The Court of Appeals of Indiana rejected Plaintiff’s argument and affirmed the judgment.  Noting that Plaintiffs “do not allege that Guidant violated federal requirement,” the Court of Appeals of Indiana described what Plaintiffs were really alleging:  “they contend that Guidant should be liable for its failure to add warnings that are permitted, but not required, by federal law.  We cannot imagine a plainer example of an attempt to impose a standard of care in addition to the FDA’s specific federal requirements.”  Slip. op. at 13.

Thursday, January 27, 2011

Buckman Preemption – The Good, The Bad, And The Ugly – And (This Just In) The Funky

We’re returning to the topic of implied Buckman preemption today to discuss three recent decisions, Hughes v. Boston Scientific Corp., ___ F.3d ___, 2011 WL 184554 (5th Cir. Jan. 21, 2011); LeFaivre v. KV Pharmaceutical Co., ___ F.3d ___, 2011 WL 148730 (8th Cir. Jan. 19, 2011); and Goldsmith v. Allergan, Inc., 2011 WL 147714 (C.D. Cal. Jan. 13, 2011).  But before we get to these cases, we have to reiterate some things that we said not too long ago in our Bashing Bausch post.  These have to do with the relationship between implied preemption under Buckman Co. v. Plaintiffs’ Legal Committee, 531 U.S. 341 (2001), and express preemption under Medtronic, Inc. v. Lohr, 518 U.S. 470 (1996), and Riegel v. Medtronic, Inc., 552 U.S. 312 (2008).  Specifically, defendants need to keep in mind what implied Buckman preemption can and can’t do.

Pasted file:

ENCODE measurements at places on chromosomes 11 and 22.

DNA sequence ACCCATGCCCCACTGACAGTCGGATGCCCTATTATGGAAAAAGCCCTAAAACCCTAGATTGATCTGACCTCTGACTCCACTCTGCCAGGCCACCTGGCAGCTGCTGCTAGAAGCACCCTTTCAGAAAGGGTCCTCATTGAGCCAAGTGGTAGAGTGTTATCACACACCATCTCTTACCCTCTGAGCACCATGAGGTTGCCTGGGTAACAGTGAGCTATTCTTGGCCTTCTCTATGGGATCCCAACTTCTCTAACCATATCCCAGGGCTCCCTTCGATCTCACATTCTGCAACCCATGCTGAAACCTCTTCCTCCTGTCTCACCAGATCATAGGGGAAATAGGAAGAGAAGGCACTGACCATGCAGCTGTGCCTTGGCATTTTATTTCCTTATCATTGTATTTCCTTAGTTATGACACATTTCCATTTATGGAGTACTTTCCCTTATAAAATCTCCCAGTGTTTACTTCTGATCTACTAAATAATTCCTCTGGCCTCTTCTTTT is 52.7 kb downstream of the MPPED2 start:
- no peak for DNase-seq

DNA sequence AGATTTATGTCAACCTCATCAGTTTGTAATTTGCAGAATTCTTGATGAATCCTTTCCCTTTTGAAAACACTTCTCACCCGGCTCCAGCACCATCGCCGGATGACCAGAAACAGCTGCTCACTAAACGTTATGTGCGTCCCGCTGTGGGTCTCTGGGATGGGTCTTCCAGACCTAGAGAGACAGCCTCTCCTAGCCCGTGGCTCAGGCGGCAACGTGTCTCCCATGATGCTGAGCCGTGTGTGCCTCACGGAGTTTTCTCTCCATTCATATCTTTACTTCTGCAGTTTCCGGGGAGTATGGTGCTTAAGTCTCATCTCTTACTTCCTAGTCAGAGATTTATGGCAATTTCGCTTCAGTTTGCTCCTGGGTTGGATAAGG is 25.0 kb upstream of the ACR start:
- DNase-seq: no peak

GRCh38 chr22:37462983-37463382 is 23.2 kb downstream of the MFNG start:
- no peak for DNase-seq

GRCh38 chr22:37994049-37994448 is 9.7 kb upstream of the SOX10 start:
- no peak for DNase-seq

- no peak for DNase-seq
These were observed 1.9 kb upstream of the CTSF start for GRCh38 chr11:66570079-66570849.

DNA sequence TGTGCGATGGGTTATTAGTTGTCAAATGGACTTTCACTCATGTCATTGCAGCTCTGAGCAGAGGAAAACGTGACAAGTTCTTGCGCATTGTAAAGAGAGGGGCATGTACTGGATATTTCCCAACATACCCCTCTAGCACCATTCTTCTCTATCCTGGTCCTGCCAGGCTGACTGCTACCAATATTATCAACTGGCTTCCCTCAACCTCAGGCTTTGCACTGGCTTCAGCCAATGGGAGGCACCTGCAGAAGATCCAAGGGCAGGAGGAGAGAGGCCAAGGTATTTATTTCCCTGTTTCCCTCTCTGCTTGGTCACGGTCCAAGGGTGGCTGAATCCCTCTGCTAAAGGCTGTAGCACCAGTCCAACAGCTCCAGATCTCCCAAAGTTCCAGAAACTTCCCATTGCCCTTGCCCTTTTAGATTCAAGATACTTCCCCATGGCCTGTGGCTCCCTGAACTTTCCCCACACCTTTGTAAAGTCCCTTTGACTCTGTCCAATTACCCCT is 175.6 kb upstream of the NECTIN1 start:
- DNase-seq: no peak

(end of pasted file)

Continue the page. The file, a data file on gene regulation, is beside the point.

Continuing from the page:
Specifically, as a matter of express preemption, Lohr created – under the rationale that remedies don’t matter – an exception for largely undefined state-law claims that are “identical” to FDA regulatory standards.  “Nothing in §360k denies [a state] the right to provide a traditional damages remedy for violations of common-law duties when those duties parallel federal requirements.”  518 U.S. at 495.  We have to live with that.  The Supreme Court was unanimous on the point.  Then there’s the Riegel dictum that MDA preemption “does not prevent a State from providing a damages remedy for claims premised on a violation of FDA regulations; the state duties in such a case “parallel,” rather than add to, federal requirements.”  552 U.S. at 330.

Keep that in mind.  Express preemption allows “parallel” state law duties “premised on a violation of FDA regulations.”  If such a claim exists, it may well fail for other reasons, but it won’t be expressly preempted.